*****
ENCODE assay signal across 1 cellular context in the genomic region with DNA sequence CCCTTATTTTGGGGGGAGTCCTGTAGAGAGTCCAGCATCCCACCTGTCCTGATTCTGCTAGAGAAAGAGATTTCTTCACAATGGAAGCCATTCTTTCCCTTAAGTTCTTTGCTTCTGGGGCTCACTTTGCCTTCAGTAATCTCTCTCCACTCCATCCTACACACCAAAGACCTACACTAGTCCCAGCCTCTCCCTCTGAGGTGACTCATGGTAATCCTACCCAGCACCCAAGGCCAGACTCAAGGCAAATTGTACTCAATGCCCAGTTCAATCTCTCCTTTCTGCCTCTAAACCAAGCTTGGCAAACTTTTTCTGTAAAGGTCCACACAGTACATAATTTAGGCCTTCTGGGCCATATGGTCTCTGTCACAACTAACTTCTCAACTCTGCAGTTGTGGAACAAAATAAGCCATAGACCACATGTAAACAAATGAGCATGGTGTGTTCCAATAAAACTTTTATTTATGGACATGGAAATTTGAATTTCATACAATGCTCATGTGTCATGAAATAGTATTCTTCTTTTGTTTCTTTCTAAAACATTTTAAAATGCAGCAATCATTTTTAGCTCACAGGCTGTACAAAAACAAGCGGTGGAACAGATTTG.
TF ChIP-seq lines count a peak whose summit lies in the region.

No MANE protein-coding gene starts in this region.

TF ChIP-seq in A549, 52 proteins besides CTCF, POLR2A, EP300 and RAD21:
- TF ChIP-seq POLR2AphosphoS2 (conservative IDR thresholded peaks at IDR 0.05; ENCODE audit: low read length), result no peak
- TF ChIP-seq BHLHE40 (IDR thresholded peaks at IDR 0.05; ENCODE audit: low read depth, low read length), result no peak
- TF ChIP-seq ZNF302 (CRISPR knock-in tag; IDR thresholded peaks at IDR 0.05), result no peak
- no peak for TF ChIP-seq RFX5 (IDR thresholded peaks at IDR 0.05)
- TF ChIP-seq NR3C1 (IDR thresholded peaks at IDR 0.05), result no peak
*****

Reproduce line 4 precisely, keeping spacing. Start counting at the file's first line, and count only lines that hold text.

TF ChIP-seq in A549, 52 proteins besides CTCF, POLR2A, EP300 and RAD21: